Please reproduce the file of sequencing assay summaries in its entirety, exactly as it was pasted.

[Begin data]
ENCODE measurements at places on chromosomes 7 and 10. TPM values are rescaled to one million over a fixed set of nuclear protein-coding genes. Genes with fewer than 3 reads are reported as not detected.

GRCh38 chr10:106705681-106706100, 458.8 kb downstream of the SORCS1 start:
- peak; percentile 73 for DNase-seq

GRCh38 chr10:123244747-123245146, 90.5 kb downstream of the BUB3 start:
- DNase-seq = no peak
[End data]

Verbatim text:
ENCODE measurements at places on chromosomes 7 and 10. TPM values are rescaled to one million over a fixed set of nuclear protein-coding genes. Genes with fewer than 3 reads are reported as not detected.

GRCh38 chr10:106705681-106706100, 458.8 kb downstream of the SORCS1 start:
- peak; percentile 73 for DNase-seq

GRCh38 chr10:123244747-123245146, 90.5 kb downstream of the BUB3 start:
- DNase-seq = no peak